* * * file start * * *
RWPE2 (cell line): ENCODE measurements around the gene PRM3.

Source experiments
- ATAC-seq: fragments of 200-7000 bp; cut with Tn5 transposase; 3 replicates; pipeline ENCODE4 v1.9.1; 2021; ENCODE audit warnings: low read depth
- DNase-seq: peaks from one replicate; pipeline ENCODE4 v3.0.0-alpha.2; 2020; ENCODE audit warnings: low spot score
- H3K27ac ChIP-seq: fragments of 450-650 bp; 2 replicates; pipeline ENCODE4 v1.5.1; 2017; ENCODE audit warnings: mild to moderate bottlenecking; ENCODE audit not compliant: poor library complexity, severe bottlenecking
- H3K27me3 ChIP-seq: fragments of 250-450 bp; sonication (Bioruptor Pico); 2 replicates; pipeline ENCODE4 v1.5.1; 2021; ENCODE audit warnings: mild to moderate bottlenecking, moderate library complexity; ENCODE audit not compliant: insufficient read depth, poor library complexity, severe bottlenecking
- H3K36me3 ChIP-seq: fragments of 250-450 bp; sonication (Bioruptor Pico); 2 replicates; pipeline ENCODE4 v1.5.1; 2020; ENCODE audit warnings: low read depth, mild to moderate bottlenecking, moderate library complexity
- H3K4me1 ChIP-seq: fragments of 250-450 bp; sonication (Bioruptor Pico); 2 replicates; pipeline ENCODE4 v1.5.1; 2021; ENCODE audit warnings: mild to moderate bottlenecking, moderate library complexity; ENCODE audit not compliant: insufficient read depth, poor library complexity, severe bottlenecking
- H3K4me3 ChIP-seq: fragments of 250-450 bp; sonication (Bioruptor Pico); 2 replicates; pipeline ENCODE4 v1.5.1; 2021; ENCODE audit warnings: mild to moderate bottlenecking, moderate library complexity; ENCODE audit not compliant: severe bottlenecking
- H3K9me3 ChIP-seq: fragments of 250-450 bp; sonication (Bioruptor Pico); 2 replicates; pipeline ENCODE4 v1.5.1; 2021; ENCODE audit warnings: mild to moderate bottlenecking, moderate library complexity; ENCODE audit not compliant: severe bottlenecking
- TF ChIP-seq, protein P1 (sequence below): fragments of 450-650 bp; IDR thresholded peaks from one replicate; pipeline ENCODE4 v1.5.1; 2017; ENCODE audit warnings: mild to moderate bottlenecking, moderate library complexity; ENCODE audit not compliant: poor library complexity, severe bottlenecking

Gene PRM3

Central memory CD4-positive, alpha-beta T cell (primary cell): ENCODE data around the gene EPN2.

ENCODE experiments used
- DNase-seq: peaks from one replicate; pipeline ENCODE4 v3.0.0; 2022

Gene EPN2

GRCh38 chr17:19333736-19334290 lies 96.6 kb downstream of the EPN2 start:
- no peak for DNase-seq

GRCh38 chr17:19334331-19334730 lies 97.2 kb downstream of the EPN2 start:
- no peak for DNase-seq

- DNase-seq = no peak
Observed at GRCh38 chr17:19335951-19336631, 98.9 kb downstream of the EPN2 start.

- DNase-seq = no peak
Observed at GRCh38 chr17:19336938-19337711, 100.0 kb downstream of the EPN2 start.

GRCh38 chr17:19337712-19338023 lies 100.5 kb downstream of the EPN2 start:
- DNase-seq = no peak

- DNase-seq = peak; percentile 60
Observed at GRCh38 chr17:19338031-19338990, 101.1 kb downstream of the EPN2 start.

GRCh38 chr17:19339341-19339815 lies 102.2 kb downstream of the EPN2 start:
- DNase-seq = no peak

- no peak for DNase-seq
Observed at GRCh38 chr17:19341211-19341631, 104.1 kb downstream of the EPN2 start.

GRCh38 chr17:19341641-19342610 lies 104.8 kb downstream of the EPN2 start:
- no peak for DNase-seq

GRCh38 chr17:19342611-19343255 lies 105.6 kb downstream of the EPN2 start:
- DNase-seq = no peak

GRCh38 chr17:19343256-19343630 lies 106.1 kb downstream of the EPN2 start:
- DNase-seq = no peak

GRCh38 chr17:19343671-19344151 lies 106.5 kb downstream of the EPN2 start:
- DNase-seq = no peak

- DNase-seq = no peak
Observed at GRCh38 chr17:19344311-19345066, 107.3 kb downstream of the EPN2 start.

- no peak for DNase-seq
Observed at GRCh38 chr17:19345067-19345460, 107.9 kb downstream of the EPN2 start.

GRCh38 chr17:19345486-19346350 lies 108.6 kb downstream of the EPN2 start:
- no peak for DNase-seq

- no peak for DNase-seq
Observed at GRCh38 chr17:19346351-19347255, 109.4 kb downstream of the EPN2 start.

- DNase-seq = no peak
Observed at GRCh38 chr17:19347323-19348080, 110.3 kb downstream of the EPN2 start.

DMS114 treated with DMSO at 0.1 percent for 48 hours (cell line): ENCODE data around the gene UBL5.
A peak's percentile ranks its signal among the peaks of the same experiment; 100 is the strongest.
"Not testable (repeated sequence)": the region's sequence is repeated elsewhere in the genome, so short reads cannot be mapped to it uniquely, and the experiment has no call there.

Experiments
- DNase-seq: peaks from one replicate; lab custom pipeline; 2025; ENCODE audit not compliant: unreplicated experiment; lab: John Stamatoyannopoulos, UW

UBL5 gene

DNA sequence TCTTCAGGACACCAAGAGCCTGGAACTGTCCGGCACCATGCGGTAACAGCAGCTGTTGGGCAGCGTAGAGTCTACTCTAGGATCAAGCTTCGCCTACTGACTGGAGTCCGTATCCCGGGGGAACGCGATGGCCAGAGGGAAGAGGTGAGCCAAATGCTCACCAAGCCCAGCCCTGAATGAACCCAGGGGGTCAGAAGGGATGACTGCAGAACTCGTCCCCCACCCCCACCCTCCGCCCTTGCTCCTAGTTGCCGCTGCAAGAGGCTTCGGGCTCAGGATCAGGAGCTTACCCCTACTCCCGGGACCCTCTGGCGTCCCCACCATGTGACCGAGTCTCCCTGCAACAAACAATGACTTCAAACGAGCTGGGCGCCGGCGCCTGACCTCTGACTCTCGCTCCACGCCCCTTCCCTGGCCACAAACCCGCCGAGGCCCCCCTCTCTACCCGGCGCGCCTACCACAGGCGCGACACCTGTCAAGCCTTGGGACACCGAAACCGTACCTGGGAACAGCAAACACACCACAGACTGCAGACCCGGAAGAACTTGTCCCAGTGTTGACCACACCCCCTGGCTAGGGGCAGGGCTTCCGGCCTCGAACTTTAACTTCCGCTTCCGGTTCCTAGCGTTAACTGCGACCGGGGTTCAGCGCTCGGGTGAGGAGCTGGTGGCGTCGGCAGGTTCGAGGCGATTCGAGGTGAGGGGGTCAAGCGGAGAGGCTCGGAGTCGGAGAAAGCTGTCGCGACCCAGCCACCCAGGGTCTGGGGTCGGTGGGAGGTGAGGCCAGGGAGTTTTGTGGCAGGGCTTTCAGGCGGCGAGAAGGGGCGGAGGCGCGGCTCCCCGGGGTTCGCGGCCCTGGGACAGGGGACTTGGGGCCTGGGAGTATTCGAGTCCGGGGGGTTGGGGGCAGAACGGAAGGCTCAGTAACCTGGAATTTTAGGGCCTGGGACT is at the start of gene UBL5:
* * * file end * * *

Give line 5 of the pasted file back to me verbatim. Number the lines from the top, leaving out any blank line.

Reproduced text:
- H3K27ac ChIP-seq: fragments of 450-650 bp; 2 replicates; pipeline ENCODE4 v1.5.1; 2017; ENCODE audit warnings: mild to moderate bottlenecking; ENCODE audit not compliant: poor library complexity, severe bottlenecking